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In this series, we look at ways urgent care centers can promote wellness for patients—help them keep those resolutions— in the New Year.
Cigarette smoking is the leading cause of preventable disease and death in the United States. More than 16 million Americans are living with a smoking-related disease, according to the Centers for Disease Control and Prevention.
While most urgent care centers do not offer formal smoking cessation programs, there are plenty of ways clinicians can offer advice and support to patients looking to quit. And many clinics include information on their websites about how and why patients should quit smoking.
On ASAP Urgent Care does offer patient consultation with a medical expert. The Connecticut-based clinics’ website offers the following patient advice: “Right now is a great time to quit smoking. Why? In as little as 20 minutes you’ll start to feel the benefits of not smoking.”
“Our providers have years of experience with this type of counseling and will get a history of smoking, attempts at quitting, both successful and unsuccessful and try to come up with a reasonable plan.”
Here are some reasons why smoking cessation should be a top New Year’s resolution for patients in 2016:
There are diverse physical, psychological, genetic and social factors involved as smoking habits form and continue. So it’s not surprising that the most personalized tobacco cessation programs are the most successful. These program offer a high level of interaction with wellness coaches, combined with nicotine replacement therapy, according to an OptumHealth study.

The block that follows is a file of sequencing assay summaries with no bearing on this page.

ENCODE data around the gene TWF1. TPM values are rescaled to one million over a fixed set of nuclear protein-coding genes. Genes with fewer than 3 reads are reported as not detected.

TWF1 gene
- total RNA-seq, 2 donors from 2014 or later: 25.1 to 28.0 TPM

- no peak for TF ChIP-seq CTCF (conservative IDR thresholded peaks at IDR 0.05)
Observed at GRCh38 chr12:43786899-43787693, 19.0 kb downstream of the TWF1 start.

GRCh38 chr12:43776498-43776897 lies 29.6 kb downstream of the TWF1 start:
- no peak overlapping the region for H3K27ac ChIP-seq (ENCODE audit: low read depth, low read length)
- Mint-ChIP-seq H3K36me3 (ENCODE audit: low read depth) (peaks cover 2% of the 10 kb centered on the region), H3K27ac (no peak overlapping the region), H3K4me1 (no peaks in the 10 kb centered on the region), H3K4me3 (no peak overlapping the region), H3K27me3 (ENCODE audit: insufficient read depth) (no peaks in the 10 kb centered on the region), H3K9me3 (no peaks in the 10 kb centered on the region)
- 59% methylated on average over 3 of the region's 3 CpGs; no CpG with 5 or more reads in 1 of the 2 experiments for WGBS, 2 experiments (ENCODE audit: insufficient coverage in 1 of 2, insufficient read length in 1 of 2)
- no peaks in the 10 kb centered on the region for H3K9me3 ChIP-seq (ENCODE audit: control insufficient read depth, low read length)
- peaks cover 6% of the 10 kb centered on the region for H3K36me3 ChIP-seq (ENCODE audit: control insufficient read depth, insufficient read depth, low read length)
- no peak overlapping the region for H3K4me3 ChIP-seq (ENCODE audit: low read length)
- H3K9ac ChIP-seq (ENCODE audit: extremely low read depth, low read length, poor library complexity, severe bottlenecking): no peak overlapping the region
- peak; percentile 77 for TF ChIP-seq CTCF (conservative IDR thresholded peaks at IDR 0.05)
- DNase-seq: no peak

If an urgent care center looks to implement a cessation program, it should include coaches to maintain close contact with the patients trying to quit smoking. That intimacy helps build trust and drive results. The coach identifies opportunities for reducing the number of cigarettes smoked and establishes short- and long-term goals against which the smoker is held accountable.
There is strong evidence that even brief smoking cessation counseling, taking less than 3 minutes, is effective in improving quit rates among adult patients. Since smoking cessation advice has greatest impact when tailored to the individual, here are a few tactics for addressing the habit with patients.
For smokers willing to make a quit attempt, offer appropriate support in the form of medication, counseling and/or referral for additional treatment. A combination of counseling and pharmacologic support is more effective than either approach used along.
Since relapse is the most common within the first or second weeks, arrange for follow-up contact with the patient within one week and one month. Provide encouragement and discuss any problems encountered.